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Tata Steel Limited

Sustainable development cannot be achieved by a single enterprise or even by the entire business community in isolation. It is a pervasive philosophy to which every stakeholder in society and participant in the global economy must willingly subscribe.


Basic Information

Nature of BusinessManufacturer
Company CEOH. Nirulkar
Total Number of Employees1001 to 2000 People
Year of Establishment1994
Legal Status of FirmLimited Company (Ltd./Pvt.Ltd.)
Annual TurnoverMore than Rs. 10000 Crore

Statutory Profile

CIN No.L27100MH1907PLC000260

About Us

The Tata group comprises over 100 operating companies in seven business sectors: communications and information technology, engineering, materials, services, energy, consumer products and chemicals. The group has operations in more than 100 countries across six continents, and its companies export products and services to 150 countries.


The total revenue of Tata companies, taken together, was $96.79 billion (around Rs. 527,047 crore) in 2012-13, with 62.7 percent of this coming from business outside India. Tata companies employ over 540,000 people worldwide. Brand Finance, a UK-based consultancy firm, valued the Tata brand at $18.16 billion and ranked it 39th among the top 500 most valuable global brands in their BrandFinance® Global 500 - 2013 report.

Our Vision

Our vision is to be the global steel industry benchmark for value creation and corporate citizenship.

Our Management

By fostering teamwork, nurturing talent, enhancing leadership capability and acting with pace, pride and passion.

Products We Offer

By becoming the supplier of choice, delivering premium products and services and creating value for our customers.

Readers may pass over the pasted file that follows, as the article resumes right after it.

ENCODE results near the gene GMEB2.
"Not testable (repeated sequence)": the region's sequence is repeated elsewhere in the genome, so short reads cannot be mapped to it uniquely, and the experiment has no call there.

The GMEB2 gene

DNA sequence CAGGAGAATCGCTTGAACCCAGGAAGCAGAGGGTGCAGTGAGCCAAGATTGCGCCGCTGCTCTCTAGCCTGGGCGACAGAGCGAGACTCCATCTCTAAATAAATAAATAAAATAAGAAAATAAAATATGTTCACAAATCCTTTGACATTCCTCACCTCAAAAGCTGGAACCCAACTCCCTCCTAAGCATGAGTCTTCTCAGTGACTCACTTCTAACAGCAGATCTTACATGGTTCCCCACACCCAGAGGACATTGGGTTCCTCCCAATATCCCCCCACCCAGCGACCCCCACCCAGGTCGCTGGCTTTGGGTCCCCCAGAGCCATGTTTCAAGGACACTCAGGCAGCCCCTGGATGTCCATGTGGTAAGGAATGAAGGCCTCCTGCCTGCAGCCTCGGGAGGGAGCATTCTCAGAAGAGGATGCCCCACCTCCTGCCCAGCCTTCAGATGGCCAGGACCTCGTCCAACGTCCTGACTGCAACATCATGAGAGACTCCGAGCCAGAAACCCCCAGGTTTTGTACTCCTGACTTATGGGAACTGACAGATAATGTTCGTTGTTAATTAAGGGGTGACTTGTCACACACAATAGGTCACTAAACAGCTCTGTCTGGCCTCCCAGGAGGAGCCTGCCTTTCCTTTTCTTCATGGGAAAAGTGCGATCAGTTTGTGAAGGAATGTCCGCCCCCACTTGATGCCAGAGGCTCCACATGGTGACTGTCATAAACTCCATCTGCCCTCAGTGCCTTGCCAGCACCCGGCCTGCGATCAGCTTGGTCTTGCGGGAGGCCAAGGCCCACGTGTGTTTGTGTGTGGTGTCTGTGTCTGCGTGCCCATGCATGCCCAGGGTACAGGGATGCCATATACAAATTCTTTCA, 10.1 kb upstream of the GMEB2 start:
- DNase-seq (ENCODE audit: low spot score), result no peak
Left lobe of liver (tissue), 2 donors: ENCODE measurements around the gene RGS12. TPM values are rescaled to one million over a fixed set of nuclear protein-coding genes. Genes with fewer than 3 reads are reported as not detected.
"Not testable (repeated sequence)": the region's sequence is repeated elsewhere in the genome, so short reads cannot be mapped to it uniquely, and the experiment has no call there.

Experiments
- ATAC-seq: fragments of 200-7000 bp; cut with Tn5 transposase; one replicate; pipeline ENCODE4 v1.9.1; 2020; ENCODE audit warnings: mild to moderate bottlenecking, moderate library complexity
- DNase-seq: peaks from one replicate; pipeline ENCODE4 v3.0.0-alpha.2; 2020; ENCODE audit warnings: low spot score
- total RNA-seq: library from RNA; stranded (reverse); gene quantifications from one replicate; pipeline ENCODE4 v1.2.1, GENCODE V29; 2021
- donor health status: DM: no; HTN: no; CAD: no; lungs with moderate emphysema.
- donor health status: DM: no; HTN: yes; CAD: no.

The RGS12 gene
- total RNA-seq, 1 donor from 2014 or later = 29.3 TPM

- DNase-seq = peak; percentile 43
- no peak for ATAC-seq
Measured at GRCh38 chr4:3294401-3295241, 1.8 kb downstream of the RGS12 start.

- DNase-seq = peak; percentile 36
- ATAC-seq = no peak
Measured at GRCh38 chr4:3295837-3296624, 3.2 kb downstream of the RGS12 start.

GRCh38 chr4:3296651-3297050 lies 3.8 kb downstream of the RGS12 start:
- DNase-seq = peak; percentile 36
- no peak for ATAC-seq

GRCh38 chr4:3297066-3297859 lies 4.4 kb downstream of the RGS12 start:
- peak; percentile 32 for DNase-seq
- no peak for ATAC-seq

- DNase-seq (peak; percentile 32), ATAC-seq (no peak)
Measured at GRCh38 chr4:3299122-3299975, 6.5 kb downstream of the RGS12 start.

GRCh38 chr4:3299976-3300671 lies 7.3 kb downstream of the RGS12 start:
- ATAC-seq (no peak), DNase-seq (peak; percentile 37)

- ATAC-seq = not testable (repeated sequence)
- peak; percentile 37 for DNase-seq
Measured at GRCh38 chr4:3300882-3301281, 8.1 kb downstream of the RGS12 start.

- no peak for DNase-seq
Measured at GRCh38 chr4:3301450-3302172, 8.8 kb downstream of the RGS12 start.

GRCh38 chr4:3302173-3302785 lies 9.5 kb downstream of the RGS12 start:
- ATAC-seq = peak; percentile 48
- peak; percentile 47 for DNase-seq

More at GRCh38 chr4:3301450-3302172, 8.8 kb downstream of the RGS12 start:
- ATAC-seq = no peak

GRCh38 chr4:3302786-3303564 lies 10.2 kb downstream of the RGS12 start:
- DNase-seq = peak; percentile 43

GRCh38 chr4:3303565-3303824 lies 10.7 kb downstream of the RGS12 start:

Our Core Values

  • Integrity. We must conduct our business fairly, with honesty and transparency. Everything we do must stand the test of public scrutiny.
  • Understanding. We must be caring, show respect, compassion and humanity for our colleagues and customers around the world, and always work for the benefit of the communities we serve.
  • Excellence. We must constantly strive to achieve the highest possible standards in our day-to-day work and in the quality of the goods and services we provide.
  • Unity. We must work cohesively with our colleagues across the group and with our customers and partners around the world, building strong relationships based on tolerance, understanding and mutual cooperation.
  • Responsibility. We must be responsible and responsive to the countries, communities and environments in which we work, always ensuring that what comes from the people goes back to the people many times over.


Our Principles

Since its formation by Jamsetji Tata in 1868, the Tata Group has consistently been run according to the principle that the wealth it creates should be returned to society. Jamsetji Tata believed that ‘the health and welfare of the employees are the sure foundation of our prosperity.’


The Group’s stated aim is ‘to improve the quality of life of the communities we serve.’ This is demonstrated constantly by its businesses through their contributions to the communities of which they are part – now in over 80 countries around the world.


Our Ethics

"We do not claim to be more unselfish, more generous or more philanthropic than others, but we think, we started on sound and straightforward business principles considering the interest of the shareholders, our own health and welfare of our employees... the sure foundation of our prosperity" – J.N. Tata

Board of Directors

Board of Directors
Mr. Cyrus P Mistry
Chairman, Not- independent, Non-Executive Director

Mr. Cyrus P. mistry is the chairman of tata sons. He is a graduate of civil engineering from imperial college, UK, and has a M.Sc. in management from london business school.

Chairman's Message

During the year, the world economy has struggled on a path to uniform and widespread economic stability. Most emerging markets and developing economies have shown moderate growth, whereas the developed economies have moved on divergent paths, with pickup in growth in the US and weak economic conditions in the euro zone area. The Indian economy has slowed down in the last 12 months and some of the sectors including the automotive and capital goods have been faced with demand slowdown that is unlikely to turnaround quickly. The Chinese economy too has witnessed a moderation in its growth rate and it is widely expected that following the political transition, China would look at rebalancing the economy to a sustainable level.
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